My central point is that HSQ, Clancy Barracks and the rest of Kilmainham are being developed in an inward looking fashion and in cocooned isolation from each other. This is wrong! It’s wrong that St. John’s Road West is a dual carriageway instead of a street, when it’s located inside the city centre as defined by the Circular Roads. It’s wrong that the Royal Hospital grounds are today an unplanned, carved up, carcass of a space that is a barrier to the coherent development of the area as much as it is a recreational asset to dog walkers and concert promoters. Maybe we can fix all of this in fifty or sixty years time, but why can’t we fix it now?

    • #798027
      Anonymous
      Inactive

      No I agree with a lot of what you’re saying. But it has a lot to do with Dublin’s chronic motor car culture. Until the traffic lessens these areas will never be connected.

      Here is an example of unconnectedness:
      The planners would talk for years about getting the city’s cultural institutions “linked up”. RHK / IMMA was always a bastard to get to; just that bit far from the centre for a pleasant walk. Since 2004, it has been served by Luas, but you wouldn’t know it …
      Provided you know what the stop is, you get off at St. James’s Hospital (no announcement for IMMA, and no signpost towards it at the stop). IMMA is a short, pleasant, partially traffic-free walk westwards along James’s Street, down the concrete steps and uphill into the place. But, provided you know which direction to go along James’s Street when you get off Luas, there is NO SIGN at the top of the steps directing you down towards IMMA, and no sign telling you which way to go at the bottom. If you were to just follow the map, you would end up doing a much longer walk back along James’s Street towards town, then down Kilmainham Lane. And the concrete steps are grotty. They should be improved as a civic route. Why can’t we get these basics sorted out?

    • #798028
      Anonymous
      Inactive

      I think the absence of a sign post to the concrete steps (Cromwell’s Quarters is the official nane), from the Luas stop at James’ Hospital, might have something to do with it’s former street name. ‘Murdering Lane’ ! the continuation of ‘Cut Throat Alley’, which a lot of people around here think is still the more accurate description.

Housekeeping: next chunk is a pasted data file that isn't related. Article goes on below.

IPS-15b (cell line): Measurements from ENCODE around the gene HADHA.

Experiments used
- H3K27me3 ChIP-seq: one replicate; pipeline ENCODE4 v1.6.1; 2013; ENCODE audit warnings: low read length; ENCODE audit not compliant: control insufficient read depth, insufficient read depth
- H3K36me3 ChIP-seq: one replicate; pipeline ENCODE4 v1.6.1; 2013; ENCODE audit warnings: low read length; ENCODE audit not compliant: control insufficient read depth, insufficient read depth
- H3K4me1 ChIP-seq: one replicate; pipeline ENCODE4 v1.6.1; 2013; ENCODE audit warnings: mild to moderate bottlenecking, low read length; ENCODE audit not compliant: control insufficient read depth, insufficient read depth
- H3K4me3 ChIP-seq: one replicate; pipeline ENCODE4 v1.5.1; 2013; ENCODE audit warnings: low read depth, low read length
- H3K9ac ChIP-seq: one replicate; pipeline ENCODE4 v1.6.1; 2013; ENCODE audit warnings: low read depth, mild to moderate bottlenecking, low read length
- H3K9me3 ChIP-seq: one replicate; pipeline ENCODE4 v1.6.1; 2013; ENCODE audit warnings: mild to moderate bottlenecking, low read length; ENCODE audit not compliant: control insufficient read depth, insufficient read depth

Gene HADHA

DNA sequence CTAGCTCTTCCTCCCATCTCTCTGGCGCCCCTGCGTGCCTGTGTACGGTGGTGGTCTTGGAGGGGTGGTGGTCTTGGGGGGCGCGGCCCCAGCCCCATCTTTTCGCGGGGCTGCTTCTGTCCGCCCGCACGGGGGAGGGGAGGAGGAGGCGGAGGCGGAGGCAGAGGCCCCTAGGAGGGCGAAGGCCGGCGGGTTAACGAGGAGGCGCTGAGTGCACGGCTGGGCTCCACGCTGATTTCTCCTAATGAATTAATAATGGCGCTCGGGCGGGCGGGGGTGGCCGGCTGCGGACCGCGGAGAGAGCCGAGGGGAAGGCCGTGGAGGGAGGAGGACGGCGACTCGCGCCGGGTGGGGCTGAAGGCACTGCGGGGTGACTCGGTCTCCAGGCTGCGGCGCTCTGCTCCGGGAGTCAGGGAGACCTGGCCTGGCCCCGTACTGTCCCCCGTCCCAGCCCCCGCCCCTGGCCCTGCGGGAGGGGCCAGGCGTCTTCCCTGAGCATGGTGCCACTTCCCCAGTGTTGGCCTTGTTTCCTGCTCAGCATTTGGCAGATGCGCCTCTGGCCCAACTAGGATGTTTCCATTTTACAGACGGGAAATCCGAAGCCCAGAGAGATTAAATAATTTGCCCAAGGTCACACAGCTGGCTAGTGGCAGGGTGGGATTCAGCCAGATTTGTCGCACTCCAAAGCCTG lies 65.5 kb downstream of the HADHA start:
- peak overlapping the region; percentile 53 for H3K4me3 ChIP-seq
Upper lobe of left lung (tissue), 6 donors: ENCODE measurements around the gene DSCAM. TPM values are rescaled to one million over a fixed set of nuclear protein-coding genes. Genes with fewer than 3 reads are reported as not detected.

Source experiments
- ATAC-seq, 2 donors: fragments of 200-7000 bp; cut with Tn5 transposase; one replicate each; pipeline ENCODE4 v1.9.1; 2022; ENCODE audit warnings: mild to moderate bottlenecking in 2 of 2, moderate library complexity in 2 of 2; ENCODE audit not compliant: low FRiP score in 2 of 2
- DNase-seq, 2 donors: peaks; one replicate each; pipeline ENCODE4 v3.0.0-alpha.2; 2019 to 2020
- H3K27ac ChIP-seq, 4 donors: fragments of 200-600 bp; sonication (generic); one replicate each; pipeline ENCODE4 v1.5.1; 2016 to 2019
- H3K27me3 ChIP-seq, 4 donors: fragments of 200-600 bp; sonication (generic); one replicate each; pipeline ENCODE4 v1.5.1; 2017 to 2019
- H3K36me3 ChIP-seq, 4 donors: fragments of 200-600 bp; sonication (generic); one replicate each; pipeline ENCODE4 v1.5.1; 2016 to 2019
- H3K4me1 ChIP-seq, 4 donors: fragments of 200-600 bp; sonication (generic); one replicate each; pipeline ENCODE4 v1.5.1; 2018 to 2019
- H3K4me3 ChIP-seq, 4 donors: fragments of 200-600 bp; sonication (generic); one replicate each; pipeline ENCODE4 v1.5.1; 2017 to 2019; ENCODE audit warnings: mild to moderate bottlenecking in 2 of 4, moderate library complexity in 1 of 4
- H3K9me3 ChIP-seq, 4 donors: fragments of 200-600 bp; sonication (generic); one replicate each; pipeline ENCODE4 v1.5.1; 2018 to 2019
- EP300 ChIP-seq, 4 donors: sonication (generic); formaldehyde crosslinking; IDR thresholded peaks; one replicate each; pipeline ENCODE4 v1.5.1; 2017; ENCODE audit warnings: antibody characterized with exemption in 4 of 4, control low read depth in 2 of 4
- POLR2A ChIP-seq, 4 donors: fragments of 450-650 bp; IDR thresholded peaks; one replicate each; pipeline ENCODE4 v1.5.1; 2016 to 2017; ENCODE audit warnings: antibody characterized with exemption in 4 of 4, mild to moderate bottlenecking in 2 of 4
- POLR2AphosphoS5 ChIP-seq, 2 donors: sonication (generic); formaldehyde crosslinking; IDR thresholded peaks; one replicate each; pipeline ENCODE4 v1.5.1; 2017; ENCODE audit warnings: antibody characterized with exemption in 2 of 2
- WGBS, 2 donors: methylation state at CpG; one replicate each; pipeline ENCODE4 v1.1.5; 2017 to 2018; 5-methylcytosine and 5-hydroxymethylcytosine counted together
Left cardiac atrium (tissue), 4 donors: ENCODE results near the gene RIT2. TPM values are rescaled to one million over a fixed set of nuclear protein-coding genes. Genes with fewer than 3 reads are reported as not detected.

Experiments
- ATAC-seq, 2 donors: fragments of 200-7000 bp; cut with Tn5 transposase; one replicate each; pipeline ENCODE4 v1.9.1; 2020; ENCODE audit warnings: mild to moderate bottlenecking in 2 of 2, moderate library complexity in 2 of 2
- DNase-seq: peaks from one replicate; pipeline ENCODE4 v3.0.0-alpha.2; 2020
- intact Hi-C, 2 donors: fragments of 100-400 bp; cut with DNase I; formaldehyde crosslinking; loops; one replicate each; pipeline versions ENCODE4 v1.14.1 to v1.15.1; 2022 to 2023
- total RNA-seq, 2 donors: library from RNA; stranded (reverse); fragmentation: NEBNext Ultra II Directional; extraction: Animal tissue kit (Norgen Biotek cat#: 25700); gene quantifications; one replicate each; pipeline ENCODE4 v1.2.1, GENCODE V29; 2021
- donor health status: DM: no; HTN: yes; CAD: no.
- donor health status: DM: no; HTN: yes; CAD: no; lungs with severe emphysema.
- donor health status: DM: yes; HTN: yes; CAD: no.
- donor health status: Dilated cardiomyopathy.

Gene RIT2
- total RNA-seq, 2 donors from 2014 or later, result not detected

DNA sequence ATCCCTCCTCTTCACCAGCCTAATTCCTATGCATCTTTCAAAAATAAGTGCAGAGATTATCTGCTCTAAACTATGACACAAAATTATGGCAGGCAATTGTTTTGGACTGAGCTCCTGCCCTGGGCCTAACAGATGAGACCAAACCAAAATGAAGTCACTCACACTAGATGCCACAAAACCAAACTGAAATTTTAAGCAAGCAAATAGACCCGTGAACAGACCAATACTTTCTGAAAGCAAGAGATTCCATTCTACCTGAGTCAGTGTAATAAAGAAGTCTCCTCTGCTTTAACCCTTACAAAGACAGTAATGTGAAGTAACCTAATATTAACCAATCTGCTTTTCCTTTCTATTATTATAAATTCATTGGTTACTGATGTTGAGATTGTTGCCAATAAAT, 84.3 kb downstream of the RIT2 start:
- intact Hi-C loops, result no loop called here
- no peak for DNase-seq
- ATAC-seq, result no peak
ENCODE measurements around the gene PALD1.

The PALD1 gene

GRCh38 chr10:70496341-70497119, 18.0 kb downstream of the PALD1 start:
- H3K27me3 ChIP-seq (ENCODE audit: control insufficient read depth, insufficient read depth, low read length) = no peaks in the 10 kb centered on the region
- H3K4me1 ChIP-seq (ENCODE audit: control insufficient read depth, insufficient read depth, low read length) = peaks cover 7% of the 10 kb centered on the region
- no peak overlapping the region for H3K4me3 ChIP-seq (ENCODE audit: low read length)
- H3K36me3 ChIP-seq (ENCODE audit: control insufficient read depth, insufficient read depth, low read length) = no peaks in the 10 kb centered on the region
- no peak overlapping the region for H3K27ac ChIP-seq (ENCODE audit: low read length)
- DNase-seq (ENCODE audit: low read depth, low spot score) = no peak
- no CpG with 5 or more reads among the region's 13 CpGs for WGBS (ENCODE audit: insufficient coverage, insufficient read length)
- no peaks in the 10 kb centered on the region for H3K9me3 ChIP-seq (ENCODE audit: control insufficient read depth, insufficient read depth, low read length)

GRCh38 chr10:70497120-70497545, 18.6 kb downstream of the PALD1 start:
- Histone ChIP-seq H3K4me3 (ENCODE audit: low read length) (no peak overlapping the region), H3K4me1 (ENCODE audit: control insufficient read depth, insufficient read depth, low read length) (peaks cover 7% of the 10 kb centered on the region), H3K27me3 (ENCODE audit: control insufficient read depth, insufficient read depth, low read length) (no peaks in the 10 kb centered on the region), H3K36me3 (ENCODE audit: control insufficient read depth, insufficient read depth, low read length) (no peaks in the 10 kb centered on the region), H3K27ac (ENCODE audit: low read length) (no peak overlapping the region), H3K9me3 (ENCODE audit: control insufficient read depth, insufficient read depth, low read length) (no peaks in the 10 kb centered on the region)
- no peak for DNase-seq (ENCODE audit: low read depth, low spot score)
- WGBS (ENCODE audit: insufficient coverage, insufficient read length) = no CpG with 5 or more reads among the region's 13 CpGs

• #798029
      Anonymous
      Inactive

      @Devin wrote:

      Here is an example of unconnectedness:
      The planners would talk for years about getting the city’s cultural institutions “linked up”. RHK / IMMA was always a bastard to get to; just that bit far from the centre for a pleasant walk. Since 2004, it has been served by Luas, but you wouldn’t know it …
      Provided you know what the stop is, you get off at St. James’s Hospital (no announcement for IMMA, and no signpost towards it at the stop). IMMA is a short, pleasant, partially traffic-free walk westwards along James’s Street, down the concrete steps and uphill into the place. But, provided you know which direction to go along James’s Street when you get off Luas, there is NO SIGN at the top of the steps directing you down towards IMMA, and no sign telling you which way to go at the bottom. If you were to just follow the map, you would end up doing a much longer walk back along James’s Street towards town, then down Kilmainham Lane. And the concrete steps are grotty. They should be improved as a civic route. Why can’t we get these basics sorted out?

      Youre quite right there Devin; the grotty concrete steps are of course “Cromwells Quarters”, and are featured in Flora Mitchells “Vanishing Dublin”. Crossing over the Camac by Bow Bridge links one immediately into IMMA. This short route could be one of Dublins delights for the visitor to the city – but is instead, as Devin notes, grotty and bereft of even the most basic interpretation and signage 🙁

      I wonder have IMMA pushed for enhanced linkage – it is most certainly in their interest?!

    • #798030
      Anonymous
      Inactive

      @hutton wrote:

      I wonder have IMMA pushed for enhanced linkage – it is most certainly in their interest?!

      IMMA always seemed to me to be unnaturally relaxed about the huge numbers of visitors that trudge past them en-route to Kilmainham Gaol, without ever darkening their door.

      This could have something to do with the fact that museums seem to have their own rules for calculating visitor numbers that don’t seem to be dependant on counting actual visitors. I know that when Declan McGonigal was director of IMMA, they were using an automatic counter on the entrance door, so irrespective of whether the ‘visitor’ was coming in to look at the ‘art’, or buy a coffee, or fix a light bulb, they were counted in the annual attendance! I wouldn’t even be surprised if they counted the door swing that got you out again, but I couldn’t absolutely swear to it.

      Back in McGonigal’s time, you had to go through the IMMA main door just to get to the cafe, which in my experience, 90% of the visitors to the RHK did, never going anywhere near the ‘art’. I often had to wait outside for five or ten minutes, waiting for someone to swing the door, just to avoid giving him the satisfaction of counting me in his annual attendance.

    • #798031
      Anonymous
      Inactive

      I’d say that impressed the girlfriend :p

    • #798032
      Anonymous
      Inactive